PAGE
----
report abuse


posted July 31, 2009 at 12:34 pm

Sorry emmabliss, you must have obviously read so quickly through what I wrote that you failed to read the beginning in which I emphatically stated, “most situations are three dimensional and not always linear (black & white, or one way is right) in thinking and saying that I will for the sake of argument play the devil’s advocate here.” Are you unable to tell when someone is just looking at a topic from a different perspective (“for the sake of argument”)or when they are being literal? Even in the end, I stated that “I would want to think I would do the same as Mr. Fields,” reflecting my TRUE feelings regarding the moral of the story. So please, before you accuse me of being an adolescent or anything of the such, read carefully what someone is saying. Ethics and morals are not always black and white, and some times there needs to be an alternative perspective to a situation to truly appreciate it for what it is. If you actually believe the accusations you have made about me from a hypothetical argument, then you have clearly made a mistake.

report abuse


posted July 31, 2009 at 3:19 pm

Oh I read it. And you are welcome to play devil’s advocate (as usual), just as I am welcome to argue with said advocate. I would say, too, that more than a couple of your statements were clearly not that of the devil’s advocate, but of your own personal views: “senseless individual” being one of them.

report abuse


posted December 20, 2010 at 3:55 am

Various people in every country receive the personal loans from various creditors, because that is easy and fast.

report abuse

custom writing service rev

posted December 20, 2010 at 11:24 am

Even good paper writers, consequently, cannot manage with different academic tasks. Thence, how could first year students do that? They have got no other choice than to come to paper services.

report abuse

write term paper

posted December 20, 2010 at 11:25 am

I opine that writing research papers company can be treated as the greatest innovations of humanity, just because such kinds of things assist guys very much.

report abuse

buy essays online

posted December 24, 2010 at 8:42 am

The article critique writing composed by professionals, should bring different people good grades. Therefore it is valuable to buy custom essay online to reach your aim, I opine.

report abuse

research paper writing

posted December 24, 2010 at 1:20 pm

Don’t become so scared just because term papers writing! Millions college students are under the same circumstances. Nonetheless, they do not surrender and buy custom college essay papers.

report abuse


posted January 8, 2011 at 7:07 am

The fact just about this good topic seems to be fantastic! Thence students not should accomplish the thesis writing and dissertation reference by their efforts, they could take your aid.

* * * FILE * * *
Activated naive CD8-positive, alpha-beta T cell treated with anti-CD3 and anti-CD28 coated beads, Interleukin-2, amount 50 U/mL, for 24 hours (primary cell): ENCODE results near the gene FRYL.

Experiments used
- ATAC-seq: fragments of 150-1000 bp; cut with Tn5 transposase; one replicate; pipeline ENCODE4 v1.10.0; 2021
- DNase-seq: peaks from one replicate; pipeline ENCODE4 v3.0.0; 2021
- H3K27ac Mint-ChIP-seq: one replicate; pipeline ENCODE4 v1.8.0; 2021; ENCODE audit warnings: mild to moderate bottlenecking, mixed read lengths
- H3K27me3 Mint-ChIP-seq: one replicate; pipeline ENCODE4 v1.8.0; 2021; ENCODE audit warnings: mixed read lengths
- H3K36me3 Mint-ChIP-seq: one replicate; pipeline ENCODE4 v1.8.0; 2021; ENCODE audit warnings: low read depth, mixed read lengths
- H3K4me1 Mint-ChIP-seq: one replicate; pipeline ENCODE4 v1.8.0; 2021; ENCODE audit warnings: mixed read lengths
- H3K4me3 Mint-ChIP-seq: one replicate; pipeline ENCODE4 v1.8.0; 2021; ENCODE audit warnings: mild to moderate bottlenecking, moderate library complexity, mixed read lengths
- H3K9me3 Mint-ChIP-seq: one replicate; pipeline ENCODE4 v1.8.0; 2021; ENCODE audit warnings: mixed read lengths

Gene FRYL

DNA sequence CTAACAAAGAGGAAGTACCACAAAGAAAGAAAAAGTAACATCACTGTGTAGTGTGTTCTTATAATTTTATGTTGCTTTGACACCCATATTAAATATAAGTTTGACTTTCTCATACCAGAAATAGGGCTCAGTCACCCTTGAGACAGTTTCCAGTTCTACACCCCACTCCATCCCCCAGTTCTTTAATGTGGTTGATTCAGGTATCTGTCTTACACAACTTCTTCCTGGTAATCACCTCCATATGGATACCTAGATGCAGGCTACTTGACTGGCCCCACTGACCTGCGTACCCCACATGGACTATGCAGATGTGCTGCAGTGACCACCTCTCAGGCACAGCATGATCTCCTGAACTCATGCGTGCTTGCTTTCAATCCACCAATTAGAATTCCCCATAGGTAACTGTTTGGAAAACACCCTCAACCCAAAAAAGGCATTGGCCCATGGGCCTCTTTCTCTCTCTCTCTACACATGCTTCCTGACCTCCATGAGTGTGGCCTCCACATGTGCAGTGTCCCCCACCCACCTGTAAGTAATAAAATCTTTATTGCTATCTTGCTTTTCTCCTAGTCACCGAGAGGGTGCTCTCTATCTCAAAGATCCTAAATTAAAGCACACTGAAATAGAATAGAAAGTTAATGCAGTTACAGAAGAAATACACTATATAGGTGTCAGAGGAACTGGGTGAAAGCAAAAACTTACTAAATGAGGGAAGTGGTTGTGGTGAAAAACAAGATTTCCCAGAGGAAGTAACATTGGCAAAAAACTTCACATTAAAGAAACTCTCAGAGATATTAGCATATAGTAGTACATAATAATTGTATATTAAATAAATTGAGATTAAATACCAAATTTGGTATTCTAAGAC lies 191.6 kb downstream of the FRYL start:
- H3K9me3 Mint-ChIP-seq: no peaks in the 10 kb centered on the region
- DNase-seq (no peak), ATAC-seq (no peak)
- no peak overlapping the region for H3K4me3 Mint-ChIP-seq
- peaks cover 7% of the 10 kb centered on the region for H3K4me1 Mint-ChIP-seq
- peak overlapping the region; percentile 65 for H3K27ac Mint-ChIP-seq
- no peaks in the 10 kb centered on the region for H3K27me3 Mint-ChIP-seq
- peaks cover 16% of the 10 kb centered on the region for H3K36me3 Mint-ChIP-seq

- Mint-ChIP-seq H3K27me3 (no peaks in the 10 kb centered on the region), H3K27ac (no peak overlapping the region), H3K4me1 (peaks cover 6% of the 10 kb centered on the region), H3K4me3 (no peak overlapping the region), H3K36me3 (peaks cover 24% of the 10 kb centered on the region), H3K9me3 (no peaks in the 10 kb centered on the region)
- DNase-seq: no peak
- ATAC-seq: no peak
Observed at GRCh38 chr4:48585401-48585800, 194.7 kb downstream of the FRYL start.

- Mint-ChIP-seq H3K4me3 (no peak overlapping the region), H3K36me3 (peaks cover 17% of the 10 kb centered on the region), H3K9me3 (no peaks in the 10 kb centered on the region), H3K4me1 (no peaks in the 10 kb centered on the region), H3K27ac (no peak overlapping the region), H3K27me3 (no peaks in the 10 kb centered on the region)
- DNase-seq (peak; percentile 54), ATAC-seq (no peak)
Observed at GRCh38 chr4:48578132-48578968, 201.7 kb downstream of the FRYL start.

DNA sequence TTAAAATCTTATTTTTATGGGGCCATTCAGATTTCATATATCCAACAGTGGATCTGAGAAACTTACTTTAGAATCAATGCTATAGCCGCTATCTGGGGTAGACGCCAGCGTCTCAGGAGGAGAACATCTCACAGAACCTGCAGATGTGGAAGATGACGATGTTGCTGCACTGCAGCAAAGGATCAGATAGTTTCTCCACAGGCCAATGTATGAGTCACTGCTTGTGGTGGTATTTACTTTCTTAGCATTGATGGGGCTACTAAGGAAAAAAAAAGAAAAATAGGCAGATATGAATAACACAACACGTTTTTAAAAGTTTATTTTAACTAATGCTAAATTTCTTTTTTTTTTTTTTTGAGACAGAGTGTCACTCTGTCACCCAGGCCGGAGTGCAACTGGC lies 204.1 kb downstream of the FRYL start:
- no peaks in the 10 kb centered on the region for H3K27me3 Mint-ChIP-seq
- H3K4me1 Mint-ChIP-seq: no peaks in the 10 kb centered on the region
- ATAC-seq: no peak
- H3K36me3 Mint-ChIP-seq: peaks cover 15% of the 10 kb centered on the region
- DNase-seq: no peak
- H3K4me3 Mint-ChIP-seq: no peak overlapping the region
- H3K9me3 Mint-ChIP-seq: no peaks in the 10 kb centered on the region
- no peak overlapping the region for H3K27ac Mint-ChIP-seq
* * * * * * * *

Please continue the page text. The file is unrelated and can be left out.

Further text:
report abuse

Post a Comment

By submitting these comments, I agree to the terms of service, rules of conduct and privacy policy (the "agreements"). I understand and agree that any content I post is licensed to and may be used by in accordance with the agreements.

Previous Posts

More Blogs To Enjoy!
Thank you for visiting Everyday Ethics. This blog is no longer being updated. Please enjoy the archives. Here are some other blogs you may also enjoy: Idol Chatter Most Recent Inspiration blog post Happy Reading! ...

posted 3:53:05pm Sep. 07, 2012 | read full post »

Coding Ethics...
Internet activist and New York Times bestselling author of The Filter Bubble: What the Internet Is Hiding from You, Eli Pariser is concerned that information gatekeepers of the past (i.e. editors/reporters) have been replaced by algorithms that ...

posted 2:49:15pm Jan. 22, 2012 | read full post »

Can Ethical Companies Do Business With Unethical Leaders?
Coca-cola has been accused of "propping up a notorious Swaziland dictator" whose human rights abuses and bilking of the national wealth has long been criticized by human rights activists. According to Guardian UK reporter David Smith**, ...

posted 3:49:39pm Jan. 02, 2012 | read full post »

New Years Resolutions: Are We Lying to Ourselves?
I know it's become popular, but I've become suspect of using traditional goal-setting strategies and business process techniques to change personal habits and pursue a meaningful life. While I can admit that there's something invigorating--even ...

posted 10:51:42pm Jan. 01, 2012 | read full post »

Is Craigslist Who We Really Are?
Raise your hand if you're familiar with  Chances are, there's one that serves your community.  And it's extremely handy for job listings, housing, dating, selling your old crap or buying new old crap.Really, it's ...

posted 9:15:55am Dec. 18, 2009 | read full post »


Report as Inappropriate

You are reporting this content because it violates the Terms of Service.

All reported content is logged for investigation.